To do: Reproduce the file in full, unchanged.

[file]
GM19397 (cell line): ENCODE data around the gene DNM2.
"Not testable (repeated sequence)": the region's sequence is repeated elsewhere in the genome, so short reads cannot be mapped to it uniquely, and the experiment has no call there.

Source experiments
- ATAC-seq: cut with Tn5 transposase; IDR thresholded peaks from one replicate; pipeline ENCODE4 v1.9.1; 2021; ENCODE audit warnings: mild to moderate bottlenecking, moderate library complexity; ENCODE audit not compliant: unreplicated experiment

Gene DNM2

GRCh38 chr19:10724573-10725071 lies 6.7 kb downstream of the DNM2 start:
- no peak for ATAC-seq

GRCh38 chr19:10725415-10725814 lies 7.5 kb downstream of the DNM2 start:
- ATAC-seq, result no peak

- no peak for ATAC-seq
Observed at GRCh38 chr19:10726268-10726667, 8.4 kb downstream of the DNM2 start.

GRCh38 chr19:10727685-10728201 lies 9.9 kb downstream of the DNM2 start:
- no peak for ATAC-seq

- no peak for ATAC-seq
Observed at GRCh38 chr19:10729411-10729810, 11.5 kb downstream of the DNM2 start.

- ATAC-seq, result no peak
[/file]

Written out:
GM19397 (cell line): ENCODE data around the gene DNM2.
"Not testable (repeated sequence)": the region's sequence is repeated elsewhere in the genome, so short reads cannot be mapped to it uniquely, and the experiment has no call there.

Source experiments
- ATAC-seq: cut with Tn5 transposase; IDR thresholded peaks from one replicate; pipeline ENCODE4 v1.9.1; 2021; ENCODE audit warnings: mild to moderate bottlenecking, moderate library complexity; ENCODE audit not compliant: unreplicated experiment

Gene DNM2

GRCh38 chr19:10724573-10725071 lies 6.7 kb downstream of the DNM2 start:
- no peak for ATAC-seq

GRCh38 chr19:10725415-10725814 lies 7.5 kb downstream of the DNM2 start:
- ATAC-seq, result no peak

- no peak for ATAC-seq
Observed at GRCh38 chr19:10726268-10726667, 8.4 kb downstream of the DNM2 start.

GRCh38 chr19:10727685-10728201 lies 9.9 kb downstream of the DNM2 start:
- no peak for ATAC-seq

- no peak for ATAC-seq
Observed at GRCh38 chr19:10729411-10729810, 11.5 kb downstream of the DNM2 start.

- ATAC-seq, result no peak